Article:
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Vikram Dasgupta crafts a story that has a universal appeal

Vikram Dasgupta found his voice as a filmmaker in Toronto. “I didn’t think anyone here would get the jokes, but they did,” he says.

Fernando Morales/The Globe and Mail

When Vikram Dasgupta was studying fine arts in Calcutta in the late 1990s, he was involved in a less-than-high-speed chase when he left a bag of essential class notes in a taxi.

He hired another taxi to give chase – on a day the city was in the throes of a political strike. After escaping from an irate mob of demonstrators, trying to cajole a succession of cabbies unwilling to start their meters, he finally found a taxi-wallah willing to take his fare for two reasons: the man wanted to defend the honour of his trade – and he mistakenly thought that Mr. Dasgupta has left a bag full of cash in the cab (he thought "notes" meant currency) and there would be a substantial reward in the end.

His short film of this incident screens on Saturday as part of the ReelWorld Film Festival. "I told this story in India whenever there was a strike, and it would always make people laugh," he says.

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After moving to Toronto in 2001 to study filmmaking at Sheridan College, he found himself telling the same story to his classmate Jefferey Maher. To his surprise, it got another laugh.

"I didn't think anyone here would get the jokes, but they did." Eventually, Mr. Dasgupta found himself telling the same story to Judy Gladstone, an executive director at Bravo!, who commissioned him to make a short film to be shot in Little India. Instead, Mr. Dasgupta blew his budget by flying his cast and crew to Calcutta.

"I cannot fake the impulse of a nation," he said. "It's like restaurants here that claim to make Indian food but make you eat rich spices and fire-breathing stuff instead."

However, the details that he used in his pitch – the beautiful sounds of the city, the hustle-and-bustle of life – were a nightmare to film. On top of that, almost everyone fell sick. Mr. Maher, the cinematographer and Sunnie D'Souza, the lead actor, came down with diarrhea. Meanwhile, Mr. Dasgupta cracked a vocal cord and was spitting up blood every time he yelled a cue for the extras.

"Jefferey thought he was going to die, he was telling me he has a 14-year-old son. People thought I had tuberculosis," Mr. Dasgupta said. "All of us grown men, 30- to 50-year-olds, we were in tears every day. We thought we wouldn't make it."

After screenings at film festivals across the world, Mr. Dasgupta is excited that Calcutta Taxi will have its premiere on a Toronto screen this weekend. In a way, it was coming here that allowed him to make the film.

For much of his early life, Mr. Dasgupta felt like an outsider. While his New Delhi classmates were preparing to take on the world as doctors, lawyers or industrialists, he wasn't academically inclined and instead dreamed of becoming a filmmaker.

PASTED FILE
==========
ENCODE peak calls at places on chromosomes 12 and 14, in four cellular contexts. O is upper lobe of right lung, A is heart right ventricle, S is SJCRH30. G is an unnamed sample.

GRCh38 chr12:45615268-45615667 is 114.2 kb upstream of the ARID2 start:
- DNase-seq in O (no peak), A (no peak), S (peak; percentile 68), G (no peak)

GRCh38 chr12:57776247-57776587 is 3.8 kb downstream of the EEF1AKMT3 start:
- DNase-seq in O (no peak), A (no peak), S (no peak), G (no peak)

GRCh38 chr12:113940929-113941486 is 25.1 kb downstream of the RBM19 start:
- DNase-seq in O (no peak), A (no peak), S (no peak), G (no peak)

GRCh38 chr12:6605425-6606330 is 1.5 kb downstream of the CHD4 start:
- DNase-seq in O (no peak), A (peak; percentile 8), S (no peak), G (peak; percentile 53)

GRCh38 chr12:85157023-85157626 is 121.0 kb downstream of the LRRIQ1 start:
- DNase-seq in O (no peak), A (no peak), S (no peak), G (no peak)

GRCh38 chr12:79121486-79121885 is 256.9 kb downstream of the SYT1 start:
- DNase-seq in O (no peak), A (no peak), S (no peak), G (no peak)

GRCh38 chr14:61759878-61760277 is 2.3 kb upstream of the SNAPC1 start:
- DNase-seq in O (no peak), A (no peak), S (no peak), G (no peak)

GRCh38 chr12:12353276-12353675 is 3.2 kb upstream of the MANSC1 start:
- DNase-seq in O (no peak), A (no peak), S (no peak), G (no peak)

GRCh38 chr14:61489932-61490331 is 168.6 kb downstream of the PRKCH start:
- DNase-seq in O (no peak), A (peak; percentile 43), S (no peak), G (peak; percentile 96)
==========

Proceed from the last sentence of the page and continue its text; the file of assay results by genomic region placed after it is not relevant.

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Mr. Dasgupta comes by his talent for spinning a yarn honestly. Growing up in New Delhi, Vikram Dasgupta was enthralled by his grandmother's recollection of her trip to Niagara Falls.

"She talked about the car stopping, and opening the door, and hearing this roar of thunder, like a monster," says Mr. Dasgupta, 36. When he visited Niagara Falls himself, after his move to Toronto, "they didn't live up to the hype. My grandmother had created such an amazing picture of grand scale in a child's mind that the real deal just didn't compare. She could make a simple task of buying milk sound like an amazing adventure."

Sitting on a couch in his downtown home office, he elaborates animatedly, his rings-laden hands punctuating long, descriptive passages. He also belongs to a long tradition of Bengali auteurs. An original black-and-white photo signed by the late Prabuddha Dasgupta, a celebrated fashion and fine-arts photographer in India and a family friend, stands next to his couch.

But it's Renowned filmmaker Satyajit Ray's work that inspired Mr. Dasgupta as a child.He remembers catching Mr. Ray's films on Sunday afternoons, when the Indian public service broadcaster Doordarshan would air regional Indian cinema.

"It was nothing like Bollywood," he said. "I still vividly remember this one scene from a Tamil film I watched when I was 7 or 8. This kid has travelled for miles in the desert to collect water. But his container had a hole in it. When he realizes it and sees the trail of water he has left behind, he digs into the sand. That frantic nature of losing something, literally just slipping through your fingers, that scene still moves me. I somehow wanted to be a part of that storytelling process."

His move to Toronto forced Mr. Dasgupta, like the characters in his film, to come to terms with himself.

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"It made me look at myself in a different light," he says. "It made me look at all the things I wasn't really aware about in Indian cinema. When I saw how accepting Toronto was of my heritage, it made me dig deeper to find out who I was. I figured out what I needed to be a filmmaker. Like Calcutta Taxi did, but without the bleeding throat."

Calcutta Taxi screens as part of ReelWorld Film Festival's Free Family screening, Saturday, 1 p.m. at Canada Square.

Special to The Globe and Mail

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